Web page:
However, he stood firm on the words of those around him encouraging him not to give up, and started a small sushi shop. This was the birth of Kiyozushi, and would be the model of what would later become Sushizanmai. The idea was to offer sushi that was of higher quality than conveyor style sushi, yet to be cheaper than a regular sushi restaurant and to have a clear billing system. Kiyozushi became a popular restaurant in a short time with people forming lines to get in.

People from Tsukiji noticed this success. At a time when the number of their customers was decreasing and vigor was fading, they requested him to "bring people in" and to "bring back splendor and strength" to Tsukiji.

Mr. Kimura stepped up to the plate. Doing something that no one else had done before, he hatched the idea of a 24 hour sushi restaurant. He already had a route for a continuous supply of fresh cuts. He had been in the fishing industry for a long time, had travelled the world, and knew everything about tuna. It was because he had personally developed an individualized supply system that all this became possible.

Furthermore, due to a policy that opening a new store is not about falling in line with sales projections, but about employees, Mr. Kimura puts a lot of energy into personnel training. For this purpose, he made a training school for his staff. From the second day of training he has them clasping the sushi, and after two years they become as well-trained as full-fledged sushi chefs.

In 2001, when opening Sushizanmai's flagship restaurant, Mr. Kimura introduced three concept ideas: 1) easy to enter; 2) easy to eat; and 3) high quality service.

Good toppings, Good flavor, and Good price provide Sushizanmai with success, and branch restaurants are continually opening. They are planning to have more than 302 restaurants with sales of more than one hundred billion yen by 2017.

Happiness comes from sharing tasty food with everyone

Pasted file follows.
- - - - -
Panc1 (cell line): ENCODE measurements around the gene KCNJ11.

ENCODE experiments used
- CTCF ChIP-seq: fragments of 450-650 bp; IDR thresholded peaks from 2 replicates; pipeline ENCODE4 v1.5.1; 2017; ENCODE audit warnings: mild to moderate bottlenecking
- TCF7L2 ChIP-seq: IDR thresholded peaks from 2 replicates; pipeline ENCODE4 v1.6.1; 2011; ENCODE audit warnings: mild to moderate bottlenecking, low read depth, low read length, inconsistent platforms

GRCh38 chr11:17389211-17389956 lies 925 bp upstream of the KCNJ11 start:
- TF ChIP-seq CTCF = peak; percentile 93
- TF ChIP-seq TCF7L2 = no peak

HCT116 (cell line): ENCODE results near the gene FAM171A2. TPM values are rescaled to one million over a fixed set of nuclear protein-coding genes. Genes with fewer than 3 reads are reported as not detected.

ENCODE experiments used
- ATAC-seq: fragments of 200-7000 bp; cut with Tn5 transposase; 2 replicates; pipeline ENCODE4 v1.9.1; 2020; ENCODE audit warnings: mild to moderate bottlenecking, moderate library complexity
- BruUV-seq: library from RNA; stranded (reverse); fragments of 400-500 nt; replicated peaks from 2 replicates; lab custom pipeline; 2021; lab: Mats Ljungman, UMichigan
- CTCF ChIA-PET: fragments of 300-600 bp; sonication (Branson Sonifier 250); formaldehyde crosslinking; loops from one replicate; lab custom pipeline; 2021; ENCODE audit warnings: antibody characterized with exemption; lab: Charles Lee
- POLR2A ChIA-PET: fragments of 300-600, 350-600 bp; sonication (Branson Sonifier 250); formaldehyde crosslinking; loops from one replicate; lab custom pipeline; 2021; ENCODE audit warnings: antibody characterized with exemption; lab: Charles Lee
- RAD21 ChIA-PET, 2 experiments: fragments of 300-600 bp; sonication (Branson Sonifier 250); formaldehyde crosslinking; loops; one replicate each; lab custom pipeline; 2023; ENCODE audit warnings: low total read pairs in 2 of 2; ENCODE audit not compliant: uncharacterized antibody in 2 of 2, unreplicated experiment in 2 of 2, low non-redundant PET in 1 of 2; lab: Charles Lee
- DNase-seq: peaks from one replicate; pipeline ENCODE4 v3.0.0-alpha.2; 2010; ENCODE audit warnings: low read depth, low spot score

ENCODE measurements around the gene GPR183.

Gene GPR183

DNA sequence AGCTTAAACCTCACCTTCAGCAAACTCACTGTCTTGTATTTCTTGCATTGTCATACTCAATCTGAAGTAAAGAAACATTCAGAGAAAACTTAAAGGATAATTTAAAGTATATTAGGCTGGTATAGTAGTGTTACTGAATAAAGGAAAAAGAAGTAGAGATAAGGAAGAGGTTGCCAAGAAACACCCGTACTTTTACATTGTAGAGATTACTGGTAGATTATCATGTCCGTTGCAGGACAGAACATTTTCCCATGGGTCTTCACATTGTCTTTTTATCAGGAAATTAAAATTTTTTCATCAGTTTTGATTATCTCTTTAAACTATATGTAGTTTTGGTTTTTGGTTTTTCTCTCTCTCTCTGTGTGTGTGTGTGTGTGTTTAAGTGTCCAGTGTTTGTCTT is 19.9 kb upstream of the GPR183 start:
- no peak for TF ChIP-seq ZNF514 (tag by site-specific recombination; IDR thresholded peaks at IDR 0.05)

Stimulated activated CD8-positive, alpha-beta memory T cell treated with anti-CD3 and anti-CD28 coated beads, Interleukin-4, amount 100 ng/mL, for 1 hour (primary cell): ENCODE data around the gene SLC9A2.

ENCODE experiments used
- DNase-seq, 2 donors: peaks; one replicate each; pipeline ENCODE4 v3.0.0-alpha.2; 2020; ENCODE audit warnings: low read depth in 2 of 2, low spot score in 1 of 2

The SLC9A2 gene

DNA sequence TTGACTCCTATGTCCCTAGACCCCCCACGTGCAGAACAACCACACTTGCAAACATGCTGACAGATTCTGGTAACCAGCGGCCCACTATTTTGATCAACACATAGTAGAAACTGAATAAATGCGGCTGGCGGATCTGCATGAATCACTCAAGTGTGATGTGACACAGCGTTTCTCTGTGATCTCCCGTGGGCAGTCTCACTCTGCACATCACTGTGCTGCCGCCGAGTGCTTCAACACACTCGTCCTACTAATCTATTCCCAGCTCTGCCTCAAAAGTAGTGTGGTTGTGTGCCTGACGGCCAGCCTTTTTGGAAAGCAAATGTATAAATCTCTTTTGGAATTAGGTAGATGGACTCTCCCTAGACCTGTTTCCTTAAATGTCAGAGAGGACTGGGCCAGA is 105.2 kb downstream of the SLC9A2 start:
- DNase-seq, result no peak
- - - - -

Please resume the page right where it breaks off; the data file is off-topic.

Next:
Even while vigorously developing a chain, in Mr. Kimura's heart the feeling of sharing tasty food with everyone is more important than wealth.

This is also true for the tuna that he dropped 56,490,000 yen for at the opening market. He would never get his money back unless he sold the lean parts for 10,000 yen, medium-fatty cuts for 15,000 to 20,000 yen and large-fatty cuts for 20,000 to 30,000 yen. However Mr. Kimura provided it at a price that would incur a deficit saying that he simply wanted people to enjoy eating high quality tuna.

This past January 14, he gave away 1,300 sushi meals to students (some of whom were affected by 3/11) and graduates at an event called The Gathering of Hakumon - Praying for the Reconstruction from the Great East Japan Earthquake - held in the Surugadai Memorial Hall, Chuo University.

He has made his way to the disaster-struck regions 8 times and continues to support them by delivering sushi and other things for free.

Amidst nature with mountains, oceans and rivers, and blessed with the harvests of the earth and the bounties of the sea, we can live with full vitality - this kind of utopia gave the inspiration for the name Kiyomura. By offering tasty meals, Mr. Kimura wants to contribute to the making of a richer community for everyone.

The name, Kiyomura, envelopes Mr. Kimura's dream.

And so again today, many people gather at Kiyomura to claim their share of tasty food and happiness.

Kiyoshi Kimura
Born in Chiba in 1952. He dreamed of being a pilot and enlisted in the Japanese Self Defense Force when he was 15, but his vision was damaged in an accident. He studied at the Faculty of Law, Chuo University, and following that he set up a fishing company. In 1979, he founded Kiyomura and has since begun many other operations. In 2001, he opened Sushizanmai. Currently, he deals mainly in seafood products, along with sushi shops and fresh fish retailing. He also puts a lot of energy into staff development through running a staff training school.